Again, Ms. Umavijani has utilized a note prized for its rich and uplifting smell as well as its mood boosting effects. White thyme oil adds delicate herbal nuance to the scent and is also prized for it's calming nature. Eventually, hours later, the scent drifts into soft notes of rum-spiked vanilla and sandalwood, like sinking into a plush feather bed.

Out of all the scents Ms. Umavijani has created, this is the one that most reminds me of her outer persona. Since she came on the fragrance scene in 2016, Ms. Umavijani has reached out to her customers and even small bloggers like me. In all her dealings she shows herself to be kind and thoughtul, and as beautiful on the inside as out. To me Le Pavillon d'Or portrays in scented form this  grace and beauty. It seems that 2020 has debuted with a lot of outward clamour. With Le Pavillon d'Or you can for a time drift in a world as soft and muted as one of the tender watercolors Ms. Umavijani paints to illustrate her various perfumes.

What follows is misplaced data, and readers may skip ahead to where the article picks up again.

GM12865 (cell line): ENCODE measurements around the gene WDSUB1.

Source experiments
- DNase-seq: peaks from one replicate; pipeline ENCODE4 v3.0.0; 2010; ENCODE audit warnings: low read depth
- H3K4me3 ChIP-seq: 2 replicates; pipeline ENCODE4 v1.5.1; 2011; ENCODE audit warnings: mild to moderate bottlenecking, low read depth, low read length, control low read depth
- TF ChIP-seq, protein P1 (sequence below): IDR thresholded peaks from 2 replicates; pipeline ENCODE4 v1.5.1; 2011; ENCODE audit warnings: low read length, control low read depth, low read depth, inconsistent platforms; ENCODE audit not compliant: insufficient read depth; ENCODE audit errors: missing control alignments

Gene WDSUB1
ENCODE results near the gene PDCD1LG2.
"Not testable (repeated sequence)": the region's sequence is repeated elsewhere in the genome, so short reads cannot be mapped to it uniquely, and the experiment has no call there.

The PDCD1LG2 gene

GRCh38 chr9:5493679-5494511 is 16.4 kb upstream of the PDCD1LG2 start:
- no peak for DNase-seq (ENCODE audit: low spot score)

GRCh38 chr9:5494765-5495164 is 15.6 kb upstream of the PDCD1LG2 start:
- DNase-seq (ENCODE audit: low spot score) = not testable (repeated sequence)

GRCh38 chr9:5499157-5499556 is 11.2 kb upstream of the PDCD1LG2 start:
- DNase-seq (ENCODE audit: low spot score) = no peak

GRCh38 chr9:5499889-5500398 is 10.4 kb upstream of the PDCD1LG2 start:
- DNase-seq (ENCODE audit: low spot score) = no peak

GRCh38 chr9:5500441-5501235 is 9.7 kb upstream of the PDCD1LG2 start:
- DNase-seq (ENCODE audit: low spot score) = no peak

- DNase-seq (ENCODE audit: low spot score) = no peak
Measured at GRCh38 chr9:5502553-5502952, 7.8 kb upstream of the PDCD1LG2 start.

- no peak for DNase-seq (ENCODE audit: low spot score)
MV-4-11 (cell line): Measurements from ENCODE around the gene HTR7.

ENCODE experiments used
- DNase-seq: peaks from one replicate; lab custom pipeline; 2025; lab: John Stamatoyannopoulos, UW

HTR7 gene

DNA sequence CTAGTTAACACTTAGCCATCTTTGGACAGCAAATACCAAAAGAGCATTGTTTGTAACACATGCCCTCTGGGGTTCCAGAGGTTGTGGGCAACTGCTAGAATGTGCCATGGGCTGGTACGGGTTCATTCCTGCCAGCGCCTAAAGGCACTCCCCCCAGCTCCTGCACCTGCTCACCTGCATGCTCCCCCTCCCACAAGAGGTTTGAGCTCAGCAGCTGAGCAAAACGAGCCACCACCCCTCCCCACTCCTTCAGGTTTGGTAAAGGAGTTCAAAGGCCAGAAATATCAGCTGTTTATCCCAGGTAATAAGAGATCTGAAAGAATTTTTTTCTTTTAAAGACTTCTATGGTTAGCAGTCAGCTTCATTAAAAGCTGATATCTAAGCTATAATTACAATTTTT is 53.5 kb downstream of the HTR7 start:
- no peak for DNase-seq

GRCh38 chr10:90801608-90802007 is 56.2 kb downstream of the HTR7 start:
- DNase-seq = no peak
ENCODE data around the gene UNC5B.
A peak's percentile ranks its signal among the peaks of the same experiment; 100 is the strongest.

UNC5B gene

I find that as time goes on Ms. Umavijani's perfumes are becoming more nuanced, more layered, more surprising. I eagerly await the next. And I think that in 2020 there are going to be more than a few days that I will anoint myself in this veil of calm to breathe in its beauty and remember— it is the precious moments in life that are truly gold.

The whole time I was trying to describe the perfume in words, this song which is one of my favorites, kept drifting into my mind. It's more than the lyrics of "fields of gold", it's the tender, beautiful mood the song sets that remind me of Le Pavillon d'Or. Enjoy!

Photos from, you tube, pinterest. Thank you to Pissara Umavijani for my perfume sample.